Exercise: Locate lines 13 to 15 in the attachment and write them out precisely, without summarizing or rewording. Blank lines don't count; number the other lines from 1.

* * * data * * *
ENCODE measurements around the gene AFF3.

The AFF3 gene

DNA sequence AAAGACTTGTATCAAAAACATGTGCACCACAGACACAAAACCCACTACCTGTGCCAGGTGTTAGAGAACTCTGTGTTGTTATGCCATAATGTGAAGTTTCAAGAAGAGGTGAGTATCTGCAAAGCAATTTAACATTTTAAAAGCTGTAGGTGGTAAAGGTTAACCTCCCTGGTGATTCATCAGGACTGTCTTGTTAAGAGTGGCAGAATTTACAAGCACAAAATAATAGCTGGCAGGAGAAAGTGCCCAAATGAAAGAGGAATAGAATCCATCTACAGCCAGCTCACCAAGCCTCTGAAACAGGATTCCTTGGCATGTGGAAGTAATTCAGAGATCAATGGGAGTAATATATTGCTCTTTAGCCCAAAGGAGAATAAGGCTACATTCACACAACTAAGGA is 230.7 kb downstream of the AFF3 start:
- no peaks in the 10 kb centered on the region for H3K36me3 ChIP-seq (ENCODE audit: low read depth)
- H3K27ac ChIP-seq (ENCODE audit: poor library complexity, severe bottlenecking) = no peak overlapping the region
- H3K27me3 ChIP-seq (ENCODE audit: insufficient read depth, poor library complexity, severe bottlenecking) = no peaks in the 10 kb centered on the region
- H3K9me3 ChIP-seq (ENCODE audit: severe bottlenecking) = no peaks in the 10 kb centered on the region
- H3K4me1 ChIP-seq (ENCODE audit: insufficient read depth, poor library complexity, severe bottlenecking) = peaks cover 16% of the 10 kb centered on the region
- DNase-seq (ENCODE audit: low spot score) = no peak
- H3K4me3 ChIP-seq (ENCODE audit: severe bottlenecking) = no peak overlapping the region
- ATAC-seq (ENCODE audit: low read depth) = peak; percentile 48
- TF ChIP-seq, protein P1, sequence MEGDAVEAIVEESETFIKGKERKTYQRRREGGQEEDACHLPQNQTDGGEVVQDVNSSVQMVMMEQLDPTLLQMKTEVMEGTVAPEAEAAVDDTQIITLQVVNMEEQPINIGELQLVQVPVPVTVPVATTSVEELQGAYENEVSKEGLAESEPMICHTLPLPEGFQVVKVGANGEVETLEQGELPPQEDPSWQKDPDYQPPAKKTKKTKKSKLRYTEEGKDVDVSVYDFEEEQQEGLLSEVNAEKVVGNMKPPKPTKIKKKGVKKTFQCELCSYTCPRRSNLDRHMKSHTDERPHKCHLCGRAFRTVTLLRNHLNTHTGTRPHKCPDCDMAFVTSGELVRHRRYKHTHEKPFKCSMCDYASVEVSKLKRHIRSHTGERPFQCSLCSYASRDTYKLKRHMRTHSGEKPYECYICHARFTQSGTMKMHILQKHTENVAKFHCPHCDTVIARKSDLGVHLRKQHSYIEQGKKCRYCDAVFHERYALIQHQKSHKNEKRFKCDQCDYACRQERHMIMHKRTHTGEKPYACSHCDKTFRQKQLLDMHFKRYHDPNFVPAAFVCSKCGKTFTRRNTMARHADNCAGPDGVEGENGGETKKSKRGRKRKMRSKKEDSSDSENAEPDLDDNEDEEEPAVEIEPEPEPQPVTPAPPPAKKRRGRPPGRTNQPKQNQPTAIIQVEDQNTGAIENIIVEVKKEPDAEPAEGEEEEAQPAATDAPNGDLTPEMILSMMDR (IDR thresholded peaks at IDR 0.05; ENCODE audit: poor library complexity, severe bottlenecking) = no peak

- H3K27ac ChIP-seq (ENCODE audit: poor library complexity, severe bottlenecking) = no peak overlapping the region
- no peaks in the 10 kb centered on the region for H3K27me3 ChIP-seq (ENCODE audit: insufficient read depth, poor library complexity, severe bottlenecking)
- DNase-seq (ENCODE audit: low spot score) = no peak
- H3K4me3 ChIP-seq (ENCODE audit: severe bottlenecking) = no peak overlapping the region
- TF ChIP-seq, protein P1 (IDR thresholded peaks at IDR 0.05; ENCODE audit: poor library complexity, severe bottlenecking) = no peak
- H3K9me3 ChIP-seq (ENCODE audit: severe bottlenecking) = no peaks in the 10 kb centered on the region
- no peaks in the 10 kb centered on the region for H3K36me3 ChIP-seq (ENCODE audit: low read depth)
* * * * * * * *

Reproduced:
- H3K27ac ChIP-seq (ENCODE audit: poor library complexity, severe bottlenecking) = no peak overlapping the region
- no peaks in the 10 kb centered on the region for H3K27me3 ChIP-seq (ENCODE audit: insufficient read depth, poor library complexity, severe bottlenecking)
- DNase-seq (ENCODE audit: low spot score) = no peak